Procedural rigging overview
The Setup Files:
Just a note about rigging in general. When setting-up a rig, it’s always a good idea to give the animators as much freedom as possible in terms of clicking and rotating/translating stuff. It’s probably easier, as a TD, to simply drive things through attributes controlled from the channel box, but usually animators like to just click and go to town with the manipulators.
For the purpose of this quick overview, I’ll use my robot character. This rig-building process requires several different files and can be broadly described as follows:
The first file is the skeleton.ma file. This file actually includes only half of the skeleton. It is used to position the joints where they should be (in regard of the model). The joints will be mirrored to form the final skeleton. The important thing to keep in mind is that the arm plane and leg plane have to be perfectly planar (no deviation or twisting). This can be achieved simply by drawing the joints from front or profile view, and then carefully rotating the joints.
After the joints are created, you can rotate and scale them to get what you need; Be careful with translations, they can get the axis out of whack).
As far as the default pose, I chose to give the arms a 45 degree angle (sort-of half-way between raised and lowered). I usually do not use the “cross” position because I want the scapula and shoulders controls to be at zero rotation by default; In animation, if you get the arms up this way, you have to also rotate the clavicle for it to look correct. Anyway it is really up to you to see what you need.
Then we have the controls.ma file. This is where you keep your “icons” or “controls”, which are the nurbs curves that the animator will click on to select the joints. They are positioned to be accessible and not to overlap each-other.
During the process, they will be shape-parented to the joints; It means that when you click on the Nurbs control, you actually select the joint itself. This is done using small scripts that will automatize the process (which you can find on the Mel Scripts page).
Then of course we have the geometry.ma file, which includes the nurbs/poly/subd surfaces that will get bound to the joints. They are organized in a hierarchy that makes sense and facilitate the binding stage.
Since I tend to use polygons more and more these days, I leave the geometry file in low-rez. Then when binding it, I run a smooth action and put a “smooth level” attribute on the very top node that is connected to all the smooth nodes (as a quick way to control the global level of subdivisions).
Assembled Rig (Without Geometry):
Here, the skeleton has been mirrored, and the controls imported and combined with the skeleton through the rig-building procedure.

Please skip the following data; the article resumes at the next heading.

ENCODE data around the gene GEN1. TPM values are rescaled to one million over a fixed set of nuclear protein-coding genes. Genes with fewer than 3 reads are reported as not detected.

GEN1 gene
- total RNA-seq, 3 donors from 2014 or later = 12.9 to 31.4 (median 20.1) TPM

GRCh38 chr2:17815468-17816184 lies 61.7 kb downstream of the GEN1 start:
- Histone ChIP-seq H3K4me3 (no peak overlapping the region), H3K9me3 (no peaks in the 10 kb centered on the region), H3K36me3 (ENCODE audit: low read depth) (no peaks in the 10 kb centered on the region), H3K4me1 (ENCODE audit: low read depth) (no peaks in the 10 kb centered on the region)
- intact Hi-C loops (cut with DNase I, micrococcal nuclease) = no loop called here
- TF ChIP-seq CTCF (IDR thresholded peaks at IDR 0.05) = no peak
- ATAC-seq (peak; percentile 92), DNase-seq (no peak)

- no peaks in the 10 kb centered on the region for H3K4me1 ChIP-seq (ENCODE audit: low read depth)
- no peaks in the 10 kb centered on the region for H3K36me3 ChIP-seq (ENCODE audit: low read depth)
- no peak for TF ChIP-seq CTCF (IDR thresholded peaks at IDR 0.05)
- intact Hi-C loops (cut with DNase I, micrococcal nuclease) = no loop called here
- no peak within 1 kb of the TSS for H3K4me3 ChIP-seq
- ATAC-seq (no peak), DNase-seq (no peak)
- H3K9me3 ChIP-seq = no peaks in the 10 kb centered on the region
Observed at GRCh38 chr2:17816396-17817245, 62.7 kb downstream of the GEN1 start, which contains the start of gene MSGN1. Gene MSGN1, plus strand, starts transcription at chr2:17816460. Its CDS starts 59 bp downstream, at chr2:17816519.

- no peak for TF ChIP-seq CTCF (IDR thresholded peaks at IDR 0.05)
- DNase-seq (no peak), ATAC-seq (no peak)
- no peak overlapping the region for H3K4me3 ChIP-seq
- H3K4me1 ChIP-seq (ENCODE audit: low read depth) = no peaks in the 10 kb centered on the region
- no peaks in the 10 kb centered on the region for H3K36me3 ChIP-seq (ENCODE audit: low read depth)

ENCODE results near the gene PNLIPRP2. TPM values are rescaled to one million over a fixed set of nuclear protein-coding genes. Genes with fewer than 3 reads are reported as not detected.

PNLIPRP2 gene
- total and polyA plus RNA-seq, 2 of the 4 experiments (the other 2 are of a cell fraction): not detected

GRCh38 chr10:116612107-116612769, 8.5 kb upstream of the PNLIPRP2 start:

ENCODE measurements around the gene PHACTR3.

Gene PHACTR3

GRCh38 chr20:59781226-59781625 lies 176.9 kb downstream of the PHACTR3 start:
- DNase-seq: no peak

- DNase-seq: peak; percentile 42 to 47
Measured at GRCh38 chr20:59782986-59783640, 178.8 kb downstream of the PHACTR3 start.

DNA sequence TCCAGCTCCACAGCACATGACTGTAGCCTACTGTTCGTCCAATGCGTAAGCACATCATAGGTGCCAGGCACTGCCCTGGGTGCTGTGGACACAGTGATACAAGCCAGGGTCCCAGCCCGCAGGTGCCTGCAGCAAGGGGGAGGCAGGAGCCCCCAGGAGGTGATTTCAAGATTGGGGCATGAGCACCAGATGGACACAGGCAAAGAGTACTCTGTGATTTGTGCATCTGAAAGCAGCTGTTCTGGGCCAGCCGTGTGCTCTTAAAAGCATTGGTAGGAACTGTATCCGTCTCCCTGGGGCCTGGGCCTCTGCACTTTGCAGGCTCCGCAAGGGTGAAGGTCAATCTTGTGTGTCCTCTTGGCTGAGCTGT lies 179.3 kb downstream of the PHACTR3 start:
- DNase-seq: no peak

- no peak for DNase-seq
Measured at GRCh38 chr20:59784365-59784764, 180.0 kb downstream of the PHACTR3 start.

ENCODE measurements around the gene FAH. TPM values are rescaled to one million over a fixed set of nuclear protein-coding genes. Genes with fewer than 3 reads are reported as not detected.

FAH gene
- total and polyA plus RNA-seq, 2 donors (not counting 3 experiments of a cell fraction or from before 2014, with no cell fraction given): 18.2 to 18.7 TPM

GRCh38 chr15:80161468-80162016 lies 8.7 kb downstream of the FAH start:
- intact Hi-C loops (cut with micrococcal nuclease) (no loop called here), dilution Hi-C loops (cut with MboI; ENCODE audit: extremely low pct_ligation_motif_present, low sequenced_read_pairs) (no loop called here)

As you can see, we end up with a complete rig awaiting for the geometry to be imported and bound. At this point, you can literally animate the rig, as not much will change throughout the later steps.
This is the final rig. The geometry has been imported and bound to the skeleton.
Now I have to say that I am pretty lazy when it comes to skinning, and I will try as much as possible to have “rigid” parts in my characters (parts that require minimal deformation). Of course in this case it is pretty easy since it is a machine, but you would be surprised by how much you can get away with… The only smooth skinning is on the hinges (the black parts).
The Setup MEL Scripts:
The Maya files we talked-about are really the indispensable “building blocks” of the rig. But now we need to use a whole different batch of MEL scripts to tie them together. They are (again in the case of my robot character):
- buildRobot: Imports the skeleton, mirrors it, do the IK/FK and break rotations setup and imports the controls.
- buildFoot: builds a standard foot rig with “intelligent” toe control, ground height and seamless IK/FK integration.
- bindRobot: All the info about binding the geometry to the joints (whether by skinning or parenting).
- lockHideRobot: Locks and hides all the attributes that shouldn’t be animated.
- robotSetup: A simple interface with buttons that call the setup scripts (each step separately, or all together).
- robotGUI: The GUI to select parts of the character, as well as to switch from IK to FK, and break the rotations…
As a side note, after the binding process, the saved weights for the specific geometry parts are automatically applied, using the weightTools script. It’s a pretty useful thing, as you can point to different folders with different versions of the weights. As long as the names stay the same, the weights will be applied to their corresponding geometry, in effect automatizing the whole process. And if a joint name changes, you just have to edit the weights text file and copy/paste.
At the end of the global build process, an extra “build info” attribute is added on the top node (next to the “smooth level”) to store the date and time of the build (useful in case of referencing).
GUI vs CONTROLS:
GUI (Graphical User Interface) vs Controls (Nurbs curves)? Well, sorry there’s just no “versus” at all; We all require different ways to interact with the rigs at different times. If you plainly see what you want to select, you might just want to click on it. But if you’re far away from the character, or let’s say you want to select the index of the left hand, which is bunched-up in a fist, it’ll be easier to click on the GUI. So, there you go.
Controls and GUI are both indispensable. You can’t entirely forsake one for the other.
That’s it for the breakdown of the different files needed to build the rig. Next part will deal more in details with the way things work. Till then…
A big thank you to Jason Shleiffer, Rick Grandy, Martin Costello, Mike Ulner and the great Character TDs with whom I’ve worked!